The Chamber of Deputies on Monday rejected a proposed reproductive health bill that was tabled to allow teenagers from 15 years to access to contraceptive services, sparking a public debate on social media.
The bill was proposed by Members of parliament and aimed at tackling the issue of early teenage pregnancies and reduce sexually transmitted diseases among teenagers – key issues which are currently on the increase in the country.
The bill was introduced by MPs Gamariel Mbonimana (team leader), Speciose Ayinkamiye (deputy), Eugene Mussolini, Alice Muzana, and Phoebe Kanyange.
MP Mbonimana said that: “Research shows that 92% of the teenage pregnancies are between the age of 15 and 18 years thus a need to protect the children in this age bracket by giving them the right to access reproductive health services,”
Currently a child is considered as one below 18 years and the regulations on access to reproductive health services requires that a child is accompanied by their parents or caretaker to have access to such a service.
The civil society health organisation like Health Development Initiative (HDI Rwanda) have called for this aspect to be reconsidered and removed saying it doesn’t give the teenagers their full rights to access sexual reproductive health services.
MP Mbonimana said, “We seek that this regulation is scrapped as proposed in this draft bill,”
A majority of the 55 MPS present were not impressed by the proposed bill and voted it out (54.4% No, 32.7% Yes, and 12.8% abstained) subsequently asking that the bill is returned to the team so that it is well prepared sighting concerns that this doesn’t solve the actual problem.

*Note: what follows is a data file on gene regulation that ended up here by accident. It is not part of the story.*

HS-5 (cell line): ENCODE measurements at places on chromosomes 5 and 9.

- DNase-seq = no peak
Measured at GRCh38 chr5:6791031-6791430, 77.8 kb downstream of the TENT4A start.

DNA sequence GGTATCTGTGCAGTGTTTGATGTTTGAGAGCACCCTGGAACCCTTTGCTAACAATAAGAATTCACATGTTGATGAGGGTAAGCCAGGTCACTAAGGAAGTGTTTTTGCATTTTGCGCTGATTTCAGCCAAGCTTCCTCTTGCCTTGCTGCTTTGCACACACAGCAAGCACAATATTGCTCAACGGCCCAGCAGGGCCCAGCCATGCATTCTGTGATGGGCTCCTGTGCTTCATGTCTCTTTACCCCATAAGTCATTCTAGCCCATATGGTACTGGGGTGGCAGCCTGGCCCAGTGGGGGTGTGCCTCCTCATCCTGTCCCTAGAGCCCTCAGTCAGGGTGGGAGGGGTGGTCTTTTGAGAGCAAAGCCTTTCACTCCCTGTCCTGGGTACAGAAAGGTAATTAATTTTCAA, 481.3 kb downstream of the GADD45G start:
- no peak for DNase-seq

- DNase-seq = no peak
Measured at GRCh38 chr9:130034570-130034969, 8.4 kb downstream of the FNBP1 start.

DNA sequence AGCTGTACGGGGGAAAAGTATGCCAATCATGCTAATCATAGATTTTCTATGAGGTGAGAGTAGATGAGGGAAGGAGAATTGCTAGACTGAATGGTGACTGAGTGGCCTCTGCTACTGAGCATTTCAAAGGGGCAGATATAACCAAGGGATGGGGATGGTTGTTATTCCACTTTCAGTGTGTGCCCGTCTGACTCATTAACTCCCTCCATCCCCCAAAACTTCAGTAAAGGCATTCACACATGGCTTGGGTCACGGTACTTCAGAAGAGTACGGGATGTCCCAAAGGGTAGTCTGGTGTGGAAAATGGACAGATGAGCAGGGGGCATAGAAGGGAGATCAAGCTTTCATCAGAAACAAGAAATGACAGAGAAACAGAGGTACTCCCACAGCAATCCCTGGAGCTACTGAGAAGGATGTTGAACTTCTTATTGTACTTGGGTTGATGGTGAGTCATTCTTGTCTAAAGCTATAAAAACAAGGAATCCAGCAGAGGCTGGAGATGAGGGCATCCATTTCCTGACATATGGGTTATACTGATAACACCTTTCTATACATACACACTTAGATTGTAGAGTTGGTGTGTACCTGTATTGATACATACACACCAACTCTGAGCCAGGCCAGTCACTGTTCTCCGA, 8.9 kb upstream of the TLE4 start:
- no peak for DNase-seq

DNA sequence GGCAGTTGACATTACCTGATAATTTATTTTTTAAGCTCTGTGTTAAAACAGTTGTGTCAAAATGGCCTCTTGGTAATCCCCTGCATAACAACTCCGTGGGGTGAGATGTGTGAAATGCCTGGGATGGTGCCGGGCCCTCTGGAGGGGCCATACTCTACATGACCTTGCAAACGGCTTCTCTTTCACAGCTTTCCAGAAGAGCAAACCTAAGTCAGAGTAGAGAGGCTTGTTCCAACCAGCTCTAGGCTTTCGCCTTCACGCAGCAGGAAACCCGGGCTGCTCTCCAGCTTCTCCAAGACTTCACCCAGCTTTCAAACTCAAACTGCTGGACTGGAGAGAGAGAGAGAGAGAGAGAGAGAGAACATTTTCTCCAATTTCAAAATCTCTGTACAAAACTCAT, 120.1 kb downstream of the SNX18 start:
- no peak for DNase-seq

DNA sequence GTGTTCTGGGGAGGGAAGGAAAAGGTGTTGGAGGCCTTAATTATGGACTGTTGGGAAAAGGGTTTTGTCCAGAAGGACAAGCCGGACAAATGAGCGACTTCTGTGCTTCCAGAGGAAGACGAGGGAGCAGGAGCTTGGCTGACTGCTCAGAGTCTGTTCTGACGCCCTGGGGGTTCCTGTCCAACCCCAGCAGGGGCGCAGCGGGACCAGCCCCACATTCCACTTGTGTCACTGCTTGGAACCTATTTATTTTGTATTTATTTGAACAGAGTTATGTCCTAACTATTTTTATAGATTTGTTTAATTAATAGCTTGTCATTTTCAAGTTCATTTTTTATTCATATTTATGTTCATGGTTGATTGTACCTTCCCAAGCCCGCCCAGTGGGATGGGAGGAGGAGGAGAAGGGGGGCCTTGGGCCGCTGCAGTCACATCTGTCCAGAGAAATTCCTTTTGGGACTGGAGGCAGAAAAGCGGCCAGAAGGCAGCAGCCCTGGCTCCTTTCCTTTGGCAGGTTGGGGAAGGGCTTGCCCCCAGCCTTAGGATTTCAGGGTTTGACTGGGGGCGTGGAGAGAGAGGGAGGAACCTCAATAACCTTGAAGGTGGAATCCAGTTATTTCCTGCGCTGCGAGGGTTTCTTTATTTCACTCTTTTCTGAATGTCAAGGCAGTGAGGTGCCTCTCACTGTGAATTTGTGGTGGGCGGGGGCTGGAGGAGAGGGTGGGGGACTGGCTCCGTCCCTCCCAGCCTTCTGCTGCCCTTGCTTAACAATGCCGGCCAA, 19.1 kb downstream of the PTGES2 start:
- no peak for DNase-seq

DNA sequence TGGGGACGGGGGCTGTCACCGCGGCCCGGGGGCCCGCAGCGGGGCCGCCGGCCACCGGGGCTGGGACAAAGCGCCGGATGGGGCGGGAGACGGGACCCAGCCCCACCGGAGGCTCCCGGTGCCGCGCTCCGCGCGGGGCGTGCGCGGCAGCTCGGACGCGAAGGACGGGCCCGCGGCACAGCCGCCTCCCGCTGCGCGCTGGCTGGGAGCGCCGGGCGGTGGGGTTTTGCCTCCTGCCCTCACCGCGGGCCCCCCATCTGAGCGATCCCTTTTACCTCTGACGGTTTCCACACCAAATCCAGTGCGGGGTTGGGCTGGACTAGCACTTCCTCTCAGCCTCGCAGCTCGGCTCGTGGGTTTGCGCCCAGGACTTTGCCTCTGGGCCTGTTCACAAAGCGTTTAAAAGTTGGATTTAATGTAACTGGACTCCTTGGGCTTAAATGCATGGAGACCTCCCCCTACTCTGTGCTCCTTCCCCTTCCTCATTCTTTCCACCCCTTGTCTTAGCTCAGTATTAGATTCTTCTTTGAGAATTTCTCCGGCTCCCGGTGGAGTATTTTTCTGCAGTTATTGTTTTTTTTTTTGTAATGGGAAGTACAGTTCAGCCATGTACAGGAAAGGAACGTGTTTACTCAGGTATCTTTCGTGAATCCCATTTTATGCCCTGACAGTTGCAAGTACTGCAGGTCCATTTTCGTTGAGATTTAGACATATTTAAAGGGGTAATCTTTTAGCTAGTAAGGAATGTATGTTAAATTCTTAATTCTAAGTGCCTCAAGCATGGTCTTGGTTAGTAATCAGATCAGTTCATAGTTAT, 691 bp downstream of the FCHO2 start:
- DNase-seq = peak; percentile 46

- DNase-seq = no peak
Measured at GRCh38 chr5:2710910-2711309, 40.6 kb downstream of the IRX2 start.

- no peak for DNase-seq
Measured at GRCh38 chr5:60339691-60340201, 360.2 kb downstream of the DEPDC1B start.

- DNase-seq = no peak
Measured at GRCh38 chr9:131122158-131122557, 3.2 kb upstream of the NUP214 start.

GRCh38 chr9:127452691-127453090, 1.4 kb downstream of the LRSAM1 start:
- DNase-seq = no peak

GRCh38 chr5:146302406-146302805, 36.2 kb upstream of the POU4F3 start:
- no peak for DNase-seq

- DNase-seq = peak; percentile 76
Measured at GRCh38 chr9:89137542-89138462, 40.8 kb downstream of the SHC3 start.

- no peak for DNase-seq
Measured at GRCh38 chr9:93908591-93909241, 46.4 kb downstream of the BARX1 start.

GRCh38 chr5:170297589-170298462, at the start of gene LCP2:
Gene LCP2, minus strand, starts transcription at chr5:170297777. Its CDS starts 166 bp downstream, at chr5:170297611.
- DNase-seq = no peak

“The family has failed to do its duties of protecting child. So, what are the measures in place to avoid this from happening, asked MP Emmanuel Bugingo.
MP Eugene Barikana said that the country has a culture and societal values and laws to protect the community and children thus no need to leave the decision to children.
Christine Mukabunani said that it is not easy to just pass a bill without considering that this issue has been discussed with healthcare organisation and there has not been a proper explanation on how effective this service can be provided.
“We know that these services are not being provided properly to adults, so there is no certainty that this will be effective among children below age. We need to reconsider this,” said Mukabunani.
Christian Habimana, used social media to say that the bill was not passed because of the religious affiliations and sentiments otherwise it should be passed because it has value to the youth now and the future.
Another Social media user said that “On the one hand, a child under 18 years of age can be impulsive and do mischief, but on the other hand, I feel that the child would choose who to take with them if he doesn’t trust their parent, but not go alone. There are some parents who are violent,”